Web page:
For 1972, all Pontiac intermediates were now Le Mans models and the low-priced T-37 line was replaced by a base Le Mans pillared coupe. The top-line intermediate was the Luxury Le Mans, available in hardtop sedan and coupe models, featuring upgraded interiors compared to regular Le Mans models. The Le Mans Sport was available as a two-door hardtop or convertible with Strato bucket seats and interiors from the Luxury Le Mans. The GTO was changed from a separate series back to an option package on Le Mans and Le Mans Sport coupes. Replacing the previous GT-37 option package for 1972 was the new "Le Mans GT" option, available on Le Mans pillared and hardtop coupes with any V8 ranging from the 350 two-barrel to the 455 HO four-barrel, and also included the same appearance and handling items carried over from the GT-37.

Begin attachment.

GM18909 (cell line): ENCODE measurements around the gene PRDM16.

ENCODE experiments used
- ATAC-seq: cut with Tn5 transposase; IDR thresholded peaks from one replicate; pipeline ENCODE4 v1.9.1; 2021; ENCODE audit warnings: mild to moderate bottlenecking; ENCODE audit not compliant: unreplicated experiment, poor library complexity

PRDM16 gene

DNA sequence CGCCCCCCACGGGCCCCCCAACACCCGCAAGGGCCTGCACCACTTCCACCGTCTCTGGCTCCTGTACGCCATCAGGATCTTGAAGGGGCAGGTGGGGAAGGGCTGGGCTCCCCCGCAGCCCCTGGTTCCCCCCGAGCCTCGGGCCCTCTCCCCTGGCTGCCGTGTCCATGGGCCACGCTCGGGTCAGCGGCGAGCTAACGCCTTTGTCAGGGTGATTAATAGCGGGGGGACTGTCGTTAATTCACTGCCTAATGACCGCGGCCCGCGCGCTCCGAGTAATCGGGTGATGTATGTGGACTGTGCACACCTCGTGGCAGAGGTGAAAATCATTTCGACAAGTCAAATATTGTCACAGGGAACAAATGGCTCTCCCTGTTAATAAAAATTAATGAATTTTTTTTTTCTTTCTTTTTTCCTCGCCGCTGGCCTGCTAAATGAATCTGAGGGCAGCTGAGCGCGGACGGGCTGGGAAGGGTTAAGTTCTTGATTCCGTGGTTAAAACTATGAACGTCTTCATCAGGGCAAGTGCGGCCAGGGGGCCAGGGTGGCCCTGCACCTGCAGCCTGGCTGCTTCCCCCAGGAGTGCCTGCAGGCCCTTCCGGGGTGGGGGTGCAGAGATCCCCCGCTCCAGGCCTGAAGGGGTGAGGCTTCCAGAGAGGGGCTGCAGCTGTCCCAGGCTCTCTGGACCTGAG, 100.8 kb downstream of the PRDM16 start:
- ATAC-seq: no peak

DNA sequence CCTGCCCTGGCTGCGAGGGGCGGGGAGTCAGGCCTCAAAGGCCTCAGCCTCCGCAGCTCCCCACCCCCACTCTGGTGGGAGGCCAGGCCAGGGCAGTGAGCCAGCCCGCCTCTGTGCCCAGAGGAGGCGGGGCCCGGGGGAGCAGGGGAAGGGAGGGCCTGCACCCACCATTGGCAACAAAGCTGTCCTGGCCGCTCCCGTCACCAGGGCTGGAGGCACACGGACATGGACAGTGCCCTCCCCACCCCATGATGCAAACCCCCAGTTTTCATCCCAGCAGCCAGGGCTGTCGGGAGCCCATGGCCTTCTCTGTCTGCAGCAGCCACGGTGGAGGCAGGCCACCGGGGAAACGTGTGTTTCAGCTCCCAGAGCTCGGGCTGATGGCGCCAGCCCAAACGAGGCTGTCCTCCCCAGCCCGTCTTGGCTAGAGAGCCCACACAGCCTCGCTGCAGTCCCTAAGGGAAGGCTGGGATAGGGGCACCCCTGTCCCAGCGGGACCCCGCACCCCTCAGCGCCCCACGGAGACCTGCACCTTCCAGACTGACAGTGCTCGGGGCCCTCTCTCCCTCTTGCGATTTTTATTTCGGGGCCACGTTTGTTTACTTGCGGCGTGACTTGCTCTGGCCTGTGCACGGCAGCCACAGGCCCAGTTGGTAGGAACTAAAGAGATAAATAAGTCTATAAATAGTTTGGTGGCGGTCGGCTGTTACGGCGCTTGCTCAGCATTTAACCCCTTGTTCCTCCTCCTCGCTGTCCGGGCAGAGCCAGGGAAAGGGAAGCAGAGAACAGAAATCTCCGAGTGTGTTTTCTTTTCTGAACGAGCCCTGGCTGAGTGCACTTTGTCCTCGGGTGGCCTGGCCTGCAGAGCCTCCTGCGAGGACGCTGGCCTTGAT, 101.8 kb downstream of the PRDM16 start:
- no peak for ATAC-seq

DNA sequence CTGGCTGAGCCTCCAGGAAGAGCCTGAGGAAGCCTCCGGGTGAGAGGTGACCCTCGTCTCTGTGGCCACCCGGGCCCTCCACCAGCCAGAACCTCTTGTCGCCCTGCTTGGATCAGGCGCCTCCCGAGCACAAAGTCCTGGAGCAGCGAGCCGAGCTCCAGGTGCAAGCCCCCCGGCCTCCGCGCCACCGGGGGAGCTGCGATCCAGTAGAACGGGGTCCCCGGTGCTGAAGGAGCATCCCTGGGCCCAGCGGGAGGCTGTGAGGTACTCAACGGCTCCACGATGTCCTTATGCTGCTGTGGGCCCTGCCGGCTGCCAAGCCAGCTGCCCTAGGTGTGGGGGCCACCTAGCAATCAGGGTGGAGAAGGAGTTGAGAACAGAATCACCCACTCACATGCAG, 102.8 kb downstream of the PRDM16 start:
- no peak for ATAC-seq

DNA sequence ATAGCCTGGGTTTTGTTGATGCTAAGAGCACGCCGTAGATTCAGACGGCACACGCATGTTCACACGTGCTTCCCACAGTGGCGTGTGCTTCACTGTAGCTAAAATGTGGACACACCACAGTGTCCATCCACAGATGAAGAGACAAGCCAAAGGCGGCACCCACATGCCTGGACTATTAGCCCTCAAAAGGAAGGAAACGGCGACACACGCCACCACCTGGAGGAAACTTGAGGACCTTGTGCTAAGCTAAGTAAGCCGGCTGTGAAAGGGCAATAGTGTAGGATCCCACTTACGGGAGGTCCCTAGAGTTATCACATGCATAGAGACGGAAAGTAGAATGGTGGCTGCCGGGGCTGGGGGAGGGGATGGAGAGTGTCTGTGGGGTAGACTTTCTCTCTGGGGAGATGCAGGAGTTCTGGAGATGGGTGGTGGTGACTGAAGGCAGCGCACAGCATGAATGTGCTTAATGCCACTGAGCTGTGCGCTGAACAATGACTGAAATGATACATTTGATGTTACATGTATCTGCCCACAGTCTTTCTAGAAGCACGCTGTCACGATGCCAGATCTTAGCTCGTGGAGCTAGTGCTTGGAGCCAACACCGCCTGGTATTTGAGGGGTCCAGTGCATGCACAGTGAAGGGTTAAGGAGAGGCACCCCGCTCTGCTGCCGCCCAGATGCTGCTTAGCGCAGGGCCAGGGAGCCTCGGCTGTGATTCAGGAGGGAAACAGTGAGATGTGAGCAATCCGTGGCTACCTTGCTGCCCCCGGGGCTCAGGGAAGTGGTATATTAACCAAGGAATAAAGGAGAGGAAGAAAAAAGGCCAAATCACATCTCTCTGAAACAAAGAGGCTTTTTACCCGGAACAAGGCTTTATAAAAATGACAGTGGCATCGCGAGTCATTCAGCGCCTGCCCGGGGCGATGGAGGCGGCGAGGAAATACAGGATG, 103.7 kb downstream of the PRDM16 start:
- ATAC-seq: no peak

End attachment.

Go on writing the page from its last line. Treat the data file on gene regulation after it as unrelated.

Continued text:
From 1973 to 1977, the Le Mans and other GM intermediates were much larger in size than previous models due to evolutionary changes that resulted in larger cars year after year and federally mandated 5 mph crash bumpers that added weight and length. During this period, Pontiac's intermediate lineup included the base Le Mans, Le Mans Sport Coupe, GTO (1973 only), Luxury Le Mans (became the Grand Le Mans in 1975), the Euro-styled Grand Am from 1973 to 1975, and the 1977 Can Am. Body styles were all based on GM's Colonnade design for both sedans and coupes (no convertibles or hardtops offered after 1972) that included center pillars for improved rollover safety standards but eliminated true hardtop design, along with frameless windows similar to a hardtop. Two-door coupes featured triangular "fixed" rear side windows that did not open, which were covered with louvers on the Le Mans and GTO sport coupes, and the new Grand Am coupe.